OKRs as a goal setting framework have historically been applied most rigorously to corporate strategy, and it is down to the global success of businesses such as Intel, Google, Netflix and Amazon that they have become popularised over the last few years in particular. The 'superpowers' that OKRs are renowned for - alignment, focus, transparency, engagement and stretch - underpin the delivery of these corporate goals and relieve a significant amount of the pain traditionally felt during strategy implementation. It would be a brave cynic indeed to challenge the evidence that OKRs are a powerful force for organisational change and the pursuit of corporate level strategic priorities when implemented correctly.
But as we see an accelerating shift in global corporate priorities from those focused solely on shareholder monetary value to more holistic goals such as sustainability and equality, can OKRs continue to deliver? Are they still relevant?
As highlighted previously one of the greatest benefits of OKRs is that they create focus, regardless of the objectives under consideration. Whether we are talking about an entire corporate strategy, or an individual's specific role in a team contributing to that strategy, the principles are still the same, as are the wider benefits conveyed by the framework. And this also holds true for what we refer to as 'themes' - those aspects of an organisation's activity that should be stitched into the DNA of all departments, teams and activity streams, overlaid horizontally across the traditional vertical cascade of strategy. These tend to require a different lens to be applied, with a different focus.
One such theme gaining huge amounts of traction is ESG, an organisation's Environmental, Social and Governance considerations. But implementing ESG comes with huge challenges for organisations that traditionally have been focused on, and are designed for, the pursuit of one single objective - making more money. In a typical corporate environment and structure such considerations can easily be lost in the noise of "business as usual", with different teams running at different speeds and engagement highly dependent upon the personal interest of key individuals. Overlaying ESG activity horizontally across the entire organisation can however help to ensure that its application is explicit, and consistent. Taking it one step further, utilising OKRs to deliver the ESG framework ensures that all of those superpowers - alignment, focus, transparency, engagement and stretch - are all brought to bear in a concerted effort.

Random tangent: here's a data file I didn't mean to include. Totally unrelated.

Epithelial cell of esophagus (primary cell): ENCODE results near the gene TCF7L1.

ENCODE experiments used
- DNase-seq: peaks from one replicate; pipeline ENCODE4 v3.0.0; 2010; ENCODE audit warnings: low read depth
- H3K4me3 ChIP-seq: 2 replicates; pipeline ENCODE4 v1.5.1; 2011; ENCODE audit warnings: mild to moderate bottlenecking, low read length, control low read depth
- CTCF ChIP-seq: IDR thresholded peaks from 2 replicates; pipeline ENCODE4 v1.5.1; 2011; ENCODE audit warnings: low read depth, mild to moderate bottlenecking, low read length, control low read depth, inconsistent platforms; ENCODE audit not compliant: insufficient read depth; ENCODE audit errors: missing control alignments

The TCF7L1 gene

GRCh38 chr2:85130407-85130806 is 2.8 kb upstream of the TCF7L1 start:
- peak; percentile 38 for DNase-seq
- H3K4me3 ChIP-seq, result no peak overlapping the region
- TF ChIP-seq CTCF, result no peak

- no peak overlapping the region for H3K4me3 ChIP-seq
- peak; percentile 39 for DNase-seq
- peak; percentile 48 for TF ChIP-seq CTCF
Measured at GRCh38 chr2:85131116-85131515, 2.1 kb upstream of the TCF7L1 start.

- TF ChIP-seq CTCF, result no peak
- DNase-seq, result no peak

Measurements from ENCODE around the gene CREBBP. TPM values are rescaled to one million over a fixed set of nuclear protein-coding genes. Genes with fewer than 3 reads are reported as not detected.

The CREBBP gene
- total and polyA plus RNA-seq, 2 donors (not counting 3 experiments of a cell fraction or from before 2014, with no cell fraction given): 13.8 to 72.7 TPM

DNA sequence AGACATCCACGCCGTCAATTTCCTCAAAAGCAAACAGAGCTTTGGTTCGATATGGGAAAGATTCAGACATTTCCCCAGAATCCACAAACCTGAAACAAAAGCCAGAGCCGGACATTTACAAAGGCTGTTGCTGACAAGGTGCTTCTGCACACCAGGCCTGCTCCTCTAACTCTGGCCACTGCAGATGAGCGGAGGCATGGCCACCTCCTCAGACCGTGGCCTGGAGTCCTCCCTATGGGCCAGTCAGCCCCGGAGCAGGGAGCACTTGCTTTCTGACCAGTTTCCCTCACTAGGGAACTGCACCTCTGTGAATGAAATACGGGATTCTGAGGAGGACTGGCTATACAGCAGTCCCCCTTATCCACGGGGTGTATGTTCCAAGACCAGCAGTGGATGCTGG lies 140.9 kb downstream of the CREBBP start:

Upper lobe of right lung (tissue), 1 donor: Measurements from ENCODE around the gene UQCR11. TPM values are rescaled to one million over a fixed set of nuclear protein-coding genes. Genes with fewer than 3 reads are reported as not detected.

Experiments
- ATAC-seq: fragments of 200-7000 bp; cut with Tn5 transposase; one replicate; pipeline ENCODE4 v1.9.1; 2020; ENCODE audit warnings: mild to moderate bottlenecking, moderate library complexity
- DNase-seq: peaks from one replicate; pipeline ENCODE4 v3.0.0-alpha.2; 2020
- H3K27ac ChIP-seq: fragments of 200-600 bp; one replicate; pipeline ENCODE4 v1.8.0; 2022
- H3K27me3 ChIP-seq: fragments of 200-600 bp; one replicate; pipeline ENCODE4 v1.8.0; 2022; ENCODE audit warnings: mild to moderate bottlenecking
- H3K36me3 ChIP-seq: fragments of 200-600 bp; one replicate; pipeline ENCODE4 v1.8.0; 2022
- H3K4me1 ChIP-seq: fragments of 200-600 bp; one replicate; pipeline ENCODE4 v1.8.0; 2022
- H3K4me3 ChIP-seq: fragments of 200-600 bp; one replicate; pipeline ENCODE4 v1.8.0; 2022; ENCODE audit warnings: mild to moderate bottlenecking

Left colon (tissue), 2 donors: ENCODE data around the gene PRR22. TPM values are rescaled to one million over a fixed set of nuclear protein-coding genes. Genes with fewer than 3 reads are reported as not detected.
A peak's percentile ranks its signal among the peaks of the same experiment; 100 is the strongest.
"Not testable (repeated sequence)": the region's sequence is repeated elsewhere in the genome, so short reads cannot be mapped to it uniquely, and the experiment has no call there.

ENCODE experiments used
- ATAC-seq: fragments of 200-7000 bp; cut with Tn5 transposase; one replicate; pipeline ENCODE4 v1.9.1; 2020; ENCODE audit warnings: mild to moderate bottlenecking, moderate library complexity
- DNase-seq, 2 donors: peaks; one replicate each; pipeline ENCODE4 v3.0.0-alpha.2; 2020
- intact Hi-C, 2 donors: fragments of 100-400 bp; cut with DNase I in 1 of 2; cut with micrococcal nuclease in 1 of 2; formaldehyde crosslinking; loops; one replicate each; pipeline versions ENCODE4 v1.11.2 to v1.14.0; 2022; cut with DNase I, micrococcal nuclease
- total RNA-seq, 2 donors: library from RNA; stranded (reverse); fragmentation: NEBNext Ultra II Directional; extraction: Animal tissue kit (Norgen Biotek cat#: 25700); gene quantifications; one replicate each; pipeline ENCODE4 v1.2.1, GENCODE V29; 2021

So how does this work in practice?
Let's take as an example the work that EFQM, the European Foundation for Quality Management, has undertaken in the ESG arena using as their start point the United Nation's Sustainable Development Goals (UN SDGs), a blueprint for achieving a better and more sustainable future for all.
The SDGs consist of 17 specific goals, sometimes referred to as 'Global Goals', covering ideals such as gender equality, health and well-being for all, clean energy and climate action, under which lie 169 associated targets. EFQM have taken these SDGs and applied them to a corporate environment - be that an SME or a global blue chip - recognising and highlighting the role that organisations can play in supporting these high level goals and their associated targets. Using their SDG Lens diagnostics tool organisations are able to identify their current ESG related strengths and opportunities for improvement. And this is where OKRs have a significant part to play - by translating any improvement opportunities into distinct objectives and associated key results organisations can ensure that their ESG themed activity remains focused, aligned and transparent across the entire organisation.
But don't just take our word for it that OKRs can be a force for change alongside more traditional corporate objectives... Jon Doerr, the man widely regarded as having popularised OKRs when he introduced the framework to Google and who, as the current Chairman of Kleiner Perkins, counts household brands such as Amazon, Slack and Spotify amongst his successes, has recently published a book entitled Speed & Scale that lays out a plan for solving the climate emergency based entirely on the OKRs framework. If it's the perfect framework for something as complex and disparate as that, surely achieving more sustainable organisations should now be well within our grasp...